Saturday, May 21, 2016
Street artists and fashion designers collaborating on a capsule collection are the vogue trend right now. Usually, it is an up-and-coming artist or an icon of the past licensed out to a brand.
Futura (2000) is one of the few living legends who is a contemporary of Jean-Michel Basquiat, Keith Haring, and Fab-5 Freddy. He hit the East Village gallery scene hard in the 1970s and rose to fame. In the present decade, he dropped the "2000" from his name and is collaborating with brands like Levi's, Vans and Agnes B. to bring some old-school NYC culture to commercialism. His latest project is a small collection of watches with G-Shock. The band and collectible tin feature his signature orbs.
He is well-known for many of his music collaboration that includes a special Beats by Dre headphones design and work with The Clash. He even works with sports figures like LeBron James and a project designing graphics for Lance Armstrong's bicycle for the Tour de France (Futura was an ex-bike messenger and loves France).
When I was in design school, the fine artists and the fashion design students were worlds apart. Now, the two disciplines have a co-dependent relationship to give each other credibility. Marc Jacobs constantly works with edgy artists, even heritage brands like Louis Vuitton consistently seek out the most innovative artists to re-interpret their label.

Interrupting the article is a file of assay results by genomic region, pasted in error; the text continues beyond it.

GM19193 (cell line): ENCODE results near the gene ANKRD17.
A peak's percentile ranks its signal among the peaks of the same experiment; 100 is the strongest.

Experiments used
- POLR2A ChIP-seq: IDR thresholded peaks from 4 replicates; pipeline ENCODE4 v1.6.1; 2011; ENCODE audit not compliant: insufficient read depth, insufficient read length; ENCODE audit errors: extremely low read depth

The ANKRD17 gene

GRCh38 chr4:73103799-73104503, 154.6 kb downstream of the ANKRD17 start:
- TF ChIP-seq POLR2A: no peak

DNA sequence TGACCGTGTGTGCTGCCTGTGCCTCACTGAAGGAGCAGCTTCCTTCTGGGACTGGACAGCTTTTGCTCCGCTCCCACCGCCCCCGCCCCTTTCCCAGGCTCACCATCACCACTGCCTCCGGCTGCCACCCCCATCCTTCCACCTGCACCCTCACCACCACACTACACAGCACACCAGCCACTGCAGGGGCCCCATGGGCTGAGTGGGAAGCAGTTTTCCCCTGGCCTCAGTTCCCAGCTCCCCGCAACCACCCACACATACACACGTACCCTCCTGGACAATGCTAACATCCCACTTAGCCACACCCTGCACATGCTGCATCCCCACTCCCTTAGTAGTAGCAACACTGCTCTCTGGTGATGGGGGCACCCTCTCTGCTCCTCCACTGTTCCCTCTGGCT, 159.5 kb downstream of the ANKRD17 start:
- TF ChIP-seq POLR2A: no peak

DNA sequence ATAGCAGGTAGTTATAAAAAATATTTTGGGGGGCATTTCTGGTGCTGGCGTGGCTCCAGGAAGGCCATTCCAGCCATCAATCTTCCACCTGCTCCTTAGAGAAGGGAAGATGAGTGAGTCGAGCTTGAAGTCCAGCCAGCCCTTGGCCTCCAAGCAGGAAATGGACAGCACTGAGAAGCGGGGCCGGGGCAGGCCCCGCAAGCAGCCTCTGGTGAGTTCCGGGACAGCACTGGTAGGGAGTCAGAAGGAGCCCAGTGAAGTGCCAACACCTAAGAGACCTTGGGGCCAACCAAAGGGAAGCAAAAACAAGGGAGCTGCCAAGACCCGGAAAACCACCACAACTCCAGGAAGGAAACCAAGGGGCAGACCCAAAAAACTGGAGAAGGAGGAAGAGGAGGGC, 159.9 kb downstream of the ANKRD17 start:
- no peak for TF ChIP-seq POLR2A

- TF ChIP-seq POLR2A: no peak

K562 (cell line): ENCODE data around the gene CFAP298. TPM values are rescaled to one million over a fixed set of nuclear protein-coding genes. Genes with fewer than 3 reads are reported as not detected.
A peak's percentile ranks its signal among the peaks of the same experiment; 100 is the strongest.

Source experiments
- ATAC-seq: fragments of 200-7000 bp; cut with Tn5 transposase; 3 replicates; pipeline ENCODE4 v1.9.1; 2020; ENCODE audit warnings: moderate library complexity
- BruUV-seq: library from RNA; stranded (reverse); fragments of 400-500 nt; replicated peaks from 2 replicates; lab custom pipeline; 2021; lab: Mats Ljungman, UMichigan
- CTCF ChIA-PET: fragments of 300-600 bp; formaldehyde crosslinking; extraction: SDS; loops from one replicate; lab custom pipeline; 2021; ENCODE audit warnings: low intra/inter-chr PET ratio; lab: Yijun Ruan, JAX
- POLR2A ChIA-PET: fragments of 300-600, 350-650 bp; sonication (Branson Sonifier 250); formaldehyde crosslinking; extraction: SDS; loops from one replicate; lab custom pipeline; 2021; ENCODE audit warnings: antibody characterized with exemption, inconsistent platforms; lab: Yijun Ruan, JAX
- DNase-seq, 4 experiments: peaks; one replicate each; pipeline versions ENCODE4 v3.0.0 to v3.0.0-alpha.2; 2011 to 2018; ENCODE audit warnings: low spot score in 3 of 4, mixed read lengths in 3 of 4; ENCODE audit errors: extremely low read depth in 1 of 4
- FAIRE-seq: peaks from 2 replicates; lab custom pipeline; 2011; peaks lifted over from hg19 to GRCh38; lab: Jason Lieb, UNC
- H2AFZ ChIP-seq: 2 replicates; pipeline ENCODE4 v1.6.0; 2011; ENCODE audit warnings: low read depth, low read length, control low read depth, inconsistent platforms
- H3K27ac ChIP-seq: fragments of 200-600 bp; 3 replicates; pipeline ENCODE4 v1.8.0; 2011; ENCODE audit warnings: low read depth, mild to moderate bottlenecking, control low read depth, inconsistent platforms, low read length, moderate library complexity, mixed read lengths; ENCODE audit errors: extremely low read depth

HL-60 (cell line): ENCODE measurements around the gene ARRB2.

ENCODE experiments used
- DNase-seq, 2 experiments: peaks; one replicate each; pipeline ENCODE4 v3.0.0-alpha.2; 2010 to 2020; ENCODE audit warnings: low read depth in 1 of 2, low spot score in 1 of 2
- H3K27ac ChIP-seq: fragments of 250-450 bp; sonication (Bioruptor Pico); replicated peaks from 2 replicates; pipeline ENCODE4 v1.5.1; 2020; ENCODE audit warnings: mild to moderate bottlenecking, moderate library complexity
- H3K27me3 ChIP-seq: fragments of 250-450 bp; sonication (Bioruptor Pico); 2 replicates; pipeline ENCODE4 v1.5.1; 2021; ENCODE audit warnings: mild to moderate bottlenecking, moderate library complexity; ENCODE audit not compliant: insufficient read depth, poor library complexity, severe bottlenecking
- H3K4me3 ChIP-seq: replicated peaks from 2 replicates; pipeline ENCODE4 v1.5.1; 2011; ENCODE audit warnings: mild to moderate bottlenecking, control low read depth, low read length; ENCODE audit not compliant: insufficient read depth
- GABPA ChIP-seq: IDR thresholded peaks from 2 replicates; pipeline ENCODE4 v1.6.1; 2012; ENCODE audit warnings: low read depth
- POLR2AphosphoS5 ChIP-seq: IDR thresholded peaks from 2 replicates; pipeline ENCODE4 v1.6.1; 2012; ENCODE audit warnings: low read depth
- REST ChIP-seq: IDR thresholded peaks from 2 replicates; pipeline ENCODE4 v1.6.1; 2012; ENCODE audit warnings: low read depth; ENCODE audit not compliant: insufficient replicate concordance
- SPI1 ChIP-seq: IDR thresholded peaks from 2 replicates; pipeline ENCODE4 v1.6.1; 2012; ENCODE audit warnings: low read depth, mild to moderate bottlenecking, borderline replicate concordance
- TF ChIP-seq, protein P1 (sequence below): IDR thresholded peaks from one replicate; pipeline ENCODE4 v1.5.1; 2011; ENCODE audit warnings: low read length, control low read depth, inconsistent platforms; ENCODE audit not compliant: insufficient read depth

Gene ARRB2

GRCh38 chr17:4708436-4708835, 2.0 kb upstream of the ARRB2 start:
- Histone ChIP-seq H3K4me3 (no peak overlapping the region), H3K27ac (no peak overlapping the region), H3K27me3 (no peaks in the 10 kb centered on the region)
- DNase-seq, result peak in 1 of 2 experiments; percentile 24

I like that Futura is a home-grown, New York City artist still working downtown (the Q&A session above was right around some of his original galleries). He talked about his work, how it evolved and how "graffiti" now seemed to describe young artists and "street art" was attributed to established artists when it was really the same. He hinted at his next collaboration with a Canadian musical artist. His chill attitude was one of someone who had seen decades of culture change but still wasn't done with being creative. It will be interesting to see where his next body of work takes him.